A one-time school project gone terribly, terribly wrong.

29 June 2006

Whatever Happened to Service?

I recall a passage from Heinlein's "The Man Who Sold the Moon", I think it was:
"Did you ever read the fine print on the back of a Western Union [telegram--Ed.] form? Do you know what it promised?"
"Why, to deliver the message, I suppose."
"It didn't promise a durn thing! Oh it promised to try and deliver the message, by camel or snail back or some other convenient method, but it did not promise to do anything."
Heinlein had a fine sense of the absurdity of things.

Yesterday I left work at noon, vice 4:30.

Cost Of
Time I now have to make up (ignoring cost of three projects shoved into next week): About $80.

Time I spent awaiting movers who arrived four hours late: Guess.
The moving firm, Gentlemen Movers, turned out to be gentlemen after all, and I had only a medium-grade fight to get them to give us $50 off the move.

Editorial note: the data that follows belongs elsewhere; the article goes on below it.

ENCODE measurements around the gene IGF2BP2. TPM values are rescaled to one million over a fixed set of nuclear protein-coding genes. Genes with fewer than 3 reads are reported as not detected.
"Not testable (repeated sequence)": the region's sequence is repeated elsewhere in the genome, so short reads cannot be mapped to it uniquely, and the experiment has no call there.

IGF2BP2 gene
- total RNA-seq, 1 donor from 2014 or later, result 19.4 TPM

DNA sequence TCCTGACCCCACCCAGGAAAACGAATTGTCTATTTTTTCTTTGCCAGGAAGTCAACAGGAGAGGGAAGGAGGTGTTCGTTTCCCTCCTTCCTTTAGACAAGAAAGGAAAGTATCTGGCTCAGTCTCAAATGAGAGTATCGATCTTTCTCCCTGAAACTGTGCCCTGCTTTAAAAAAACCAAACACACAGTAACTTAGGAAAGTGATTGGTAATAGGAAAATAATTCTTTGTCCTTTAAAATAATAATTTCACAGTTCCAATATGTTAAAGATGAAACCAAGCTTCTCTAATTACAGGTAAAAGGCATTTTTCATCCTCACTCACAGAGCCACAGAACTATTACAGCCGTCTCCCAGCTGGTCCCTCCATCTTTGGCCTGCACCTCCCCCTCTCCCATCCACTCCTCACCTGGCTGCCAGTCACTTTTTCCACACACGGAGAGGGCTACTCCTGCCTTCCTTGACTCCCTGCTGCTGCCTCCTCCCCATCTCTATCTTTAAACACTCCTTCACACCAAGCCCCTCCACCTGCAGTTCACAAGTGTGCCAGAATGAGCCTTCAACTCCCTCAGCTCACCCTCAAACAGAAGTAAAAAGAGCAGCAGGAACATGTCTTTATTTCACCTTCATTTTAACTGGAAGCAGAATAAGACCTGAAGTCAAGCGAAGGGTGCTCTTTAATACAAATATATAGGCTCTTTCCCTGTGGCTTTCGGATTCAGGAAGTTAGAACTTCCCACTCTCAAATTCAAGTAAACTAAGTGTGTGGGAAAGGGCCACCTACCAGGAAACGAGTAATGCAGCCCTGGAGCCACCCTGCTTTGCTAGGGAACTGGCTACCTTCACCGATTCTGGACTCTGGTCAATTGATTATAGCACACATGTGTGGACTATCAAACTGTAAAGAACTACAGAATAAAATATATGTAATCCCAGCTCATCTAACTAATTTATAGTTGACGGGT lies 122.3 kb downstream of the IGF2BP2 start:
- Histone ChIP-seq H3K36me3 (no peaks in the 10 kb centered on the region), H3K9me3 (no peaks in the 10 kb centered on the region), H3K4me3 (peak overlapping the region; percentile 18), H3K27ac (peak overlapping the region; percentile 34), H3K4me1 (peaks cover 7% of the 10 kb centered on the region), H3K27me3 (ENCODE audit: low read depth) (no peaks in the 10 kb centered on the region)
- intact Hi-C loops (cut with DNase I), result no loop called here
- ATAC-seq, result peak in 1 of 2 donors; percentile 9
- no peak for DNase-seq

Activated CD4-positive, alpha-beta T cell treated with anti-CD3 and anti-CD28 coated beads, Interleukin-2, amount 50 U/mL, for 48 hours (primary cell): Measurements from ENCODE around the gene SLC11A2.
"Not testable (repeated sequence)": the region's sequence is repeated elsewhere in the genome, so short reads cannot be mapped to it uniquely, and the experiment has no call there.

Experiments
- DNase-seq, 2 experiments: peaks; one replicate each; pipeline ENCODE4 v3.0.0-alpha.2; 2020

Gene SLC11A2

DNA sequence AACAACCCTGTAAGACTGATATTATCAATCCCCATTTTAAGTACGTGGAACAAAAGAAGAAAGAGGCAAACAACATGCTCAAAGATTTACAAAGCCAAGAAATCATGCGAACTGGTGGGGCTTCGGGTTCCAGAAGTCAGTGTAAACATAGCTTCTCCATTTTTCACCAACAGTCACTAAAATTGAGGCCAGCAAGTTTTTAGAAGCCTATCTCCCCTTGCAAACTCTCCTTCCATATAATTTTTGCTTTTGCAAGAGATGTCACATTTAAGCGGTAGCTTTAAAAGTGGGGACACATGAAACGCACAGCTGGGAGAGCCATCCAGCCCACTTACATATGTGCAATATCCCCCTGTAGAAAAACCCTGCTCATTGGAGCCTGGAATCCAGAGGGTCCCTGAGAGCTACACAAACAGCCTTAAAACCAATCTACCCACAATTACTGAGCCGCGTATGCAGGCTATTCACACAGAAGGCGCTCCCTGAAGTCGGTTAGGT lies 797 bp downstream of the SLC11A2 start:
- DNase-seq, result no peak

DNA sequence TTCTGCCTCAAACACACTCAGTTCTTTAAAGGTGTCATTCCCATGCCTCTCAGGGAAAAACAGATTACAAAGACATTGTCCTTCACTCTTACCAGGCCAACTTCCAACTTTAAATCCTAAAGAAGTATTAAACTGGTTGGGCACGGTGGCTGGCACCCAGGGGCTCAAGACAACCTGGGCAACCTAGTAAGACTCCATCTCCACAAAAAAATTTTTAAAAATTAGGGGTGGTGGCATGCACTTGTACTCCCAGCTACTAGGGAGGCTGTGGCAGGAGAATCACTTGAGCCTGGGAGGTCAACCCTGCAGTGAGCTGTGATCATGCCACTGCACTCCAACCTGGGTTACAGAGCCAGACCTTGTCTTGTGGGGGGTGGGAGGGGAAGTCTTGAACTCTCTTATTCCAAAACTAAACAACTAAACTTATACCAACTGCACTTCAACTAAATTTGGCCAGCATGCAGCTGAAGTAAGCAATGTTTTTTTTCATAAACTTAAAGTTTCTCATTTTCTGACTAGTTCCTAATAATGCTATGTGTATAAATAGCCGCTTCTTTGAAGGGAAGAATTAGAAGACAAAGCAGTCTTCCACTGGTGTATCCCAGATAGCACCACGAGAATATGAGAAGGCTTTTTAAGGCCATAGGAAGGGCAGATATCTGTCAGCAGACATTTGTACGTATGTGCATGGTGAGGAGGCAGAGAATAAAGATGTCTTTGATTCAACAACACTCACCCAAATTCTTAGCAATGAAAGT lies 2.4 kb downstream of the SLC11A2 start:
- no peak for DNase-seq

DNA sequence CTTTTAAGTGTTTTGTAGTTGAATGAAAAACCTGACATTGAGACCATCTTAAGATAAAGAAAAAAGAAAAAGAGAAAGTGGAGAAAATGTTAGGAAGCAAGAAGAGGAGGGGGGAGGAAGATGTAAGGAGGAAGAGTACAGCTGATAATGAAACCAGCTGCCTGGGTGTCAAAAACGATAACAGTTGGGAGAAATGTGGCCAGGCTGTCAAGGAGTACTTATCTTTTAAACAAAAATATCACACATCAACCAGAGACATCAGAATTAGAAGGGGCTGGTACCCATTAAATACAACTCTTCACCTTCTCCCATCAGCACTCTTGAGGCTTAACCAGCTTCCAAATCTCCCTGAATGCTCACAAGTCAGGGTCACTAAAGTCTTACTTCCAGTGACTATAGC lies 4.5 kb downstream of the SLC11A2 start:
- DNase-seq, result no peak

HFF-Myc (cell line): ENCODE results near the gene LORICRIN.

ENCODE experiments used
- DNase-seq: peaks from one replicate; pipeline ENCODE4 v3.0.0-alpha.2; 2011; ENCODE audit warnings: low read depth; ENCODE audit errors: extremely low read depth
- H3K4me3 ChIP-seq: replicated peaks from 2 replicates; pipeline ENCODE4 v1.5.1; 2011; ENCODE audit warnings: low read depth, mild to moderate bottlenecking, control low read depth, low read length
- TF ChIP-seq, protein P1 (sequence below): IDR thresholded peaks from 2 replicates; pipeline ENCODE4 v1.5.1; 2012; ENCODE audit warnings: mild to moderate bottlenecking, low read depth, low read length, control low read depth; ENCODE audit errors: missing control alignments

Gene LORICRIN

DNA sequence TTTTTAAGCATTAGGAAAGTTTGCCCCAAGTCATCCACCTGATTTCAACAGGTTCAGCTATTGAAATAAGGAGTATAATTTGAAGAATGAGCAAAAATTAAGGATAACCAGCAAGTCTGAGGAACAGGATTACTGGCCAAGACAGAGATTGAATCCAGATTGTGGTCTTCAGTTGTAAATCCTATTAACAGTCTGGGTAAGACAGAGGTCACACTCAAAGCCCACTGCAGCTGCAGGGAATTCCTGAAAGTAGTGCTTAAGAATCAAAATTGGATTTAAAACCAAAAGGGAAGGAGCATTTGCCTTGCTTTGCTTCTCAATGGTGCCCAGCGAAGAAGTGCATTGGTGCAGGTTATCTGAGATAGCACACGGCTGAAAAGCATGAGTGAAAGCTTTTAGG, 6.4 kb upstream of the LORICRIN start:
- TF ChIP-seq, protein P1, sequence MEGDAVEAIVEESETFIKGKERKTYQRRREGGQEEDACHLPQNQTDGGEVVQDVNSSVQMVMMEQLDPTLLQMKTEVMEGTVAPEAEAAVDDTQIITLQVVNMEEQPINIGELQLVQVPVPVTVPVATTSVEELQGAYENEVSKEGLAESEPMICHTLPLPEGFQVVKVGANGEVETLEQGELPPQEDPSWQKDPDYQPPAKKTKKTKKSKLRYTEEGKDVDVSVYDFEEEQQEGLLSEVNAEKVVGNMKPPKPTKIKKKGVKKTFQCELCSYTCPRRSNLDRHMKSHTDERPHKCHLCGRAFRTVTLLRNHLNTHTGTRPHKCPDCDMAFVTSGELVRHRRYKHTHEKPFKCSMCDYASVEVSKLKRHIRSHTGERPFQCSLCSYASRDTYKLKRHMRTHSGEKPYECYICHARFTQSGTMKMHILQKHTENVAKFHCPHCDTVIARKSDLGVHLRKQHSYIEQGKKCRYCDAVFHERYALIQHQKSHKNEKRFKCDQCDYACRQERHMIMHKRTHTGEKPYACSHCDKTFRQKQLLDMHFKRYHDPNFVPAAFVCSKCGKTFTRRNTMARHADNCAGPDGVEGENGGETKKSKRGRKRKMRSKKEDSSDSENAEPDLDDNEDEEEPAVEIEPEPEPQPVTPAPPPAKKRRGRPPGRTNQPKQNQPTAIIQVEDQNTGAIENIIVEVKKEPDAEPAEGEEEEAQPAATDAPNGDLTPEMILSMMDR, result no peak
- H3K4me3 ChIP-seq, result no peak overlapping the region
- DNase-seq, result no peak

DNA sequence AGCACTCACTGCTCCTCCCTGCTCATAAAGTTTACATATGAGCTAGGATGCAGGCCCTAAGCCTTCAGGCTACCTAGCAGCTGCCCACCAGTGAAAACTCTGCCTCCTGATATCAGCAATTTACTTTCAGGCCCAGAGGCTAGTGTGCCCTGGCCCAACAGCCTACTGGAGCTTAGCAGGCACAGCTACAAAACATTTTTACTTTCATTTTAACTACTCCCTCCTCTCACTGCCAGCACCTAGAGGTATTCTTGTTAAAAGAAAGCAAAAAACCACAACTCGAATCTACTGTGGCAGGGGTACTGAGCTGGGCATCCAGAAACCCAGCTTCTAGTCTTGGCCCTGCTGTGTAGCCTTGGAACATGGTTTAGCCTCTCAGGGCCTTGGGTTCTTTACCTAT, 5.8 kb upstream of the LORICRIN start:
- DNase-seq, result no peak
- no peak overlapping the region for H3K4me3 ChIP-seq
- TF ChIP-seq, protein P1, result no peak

Cost Of
Arrangements to make trip to pick up my hobby car, not including truck rental: estimate my time and effort cost $70.

At 5:30 PM yesterday the rental agent informed me that my rented truck would not be available this weekend (i.e., two days away). Fortunately, their competitors offer similar rates.

Cost Of
Patio furniture from Zellers: $300 or so.

Yesterday Mme Metro and I went to collect it, only to find it had been sold, so it seems, a second time. Our options: a) wait unknown time until they can deliver a replacement to the local store or b) spend our time and money going to collect it about an hour's drive away. How do you value time spent with nowhere to sit and drink beer on a hot day? "Priceless"?

Did we just hit it lucky in one day? Or is the idea of fair value for fair money truly the shibboleth of the modern company?


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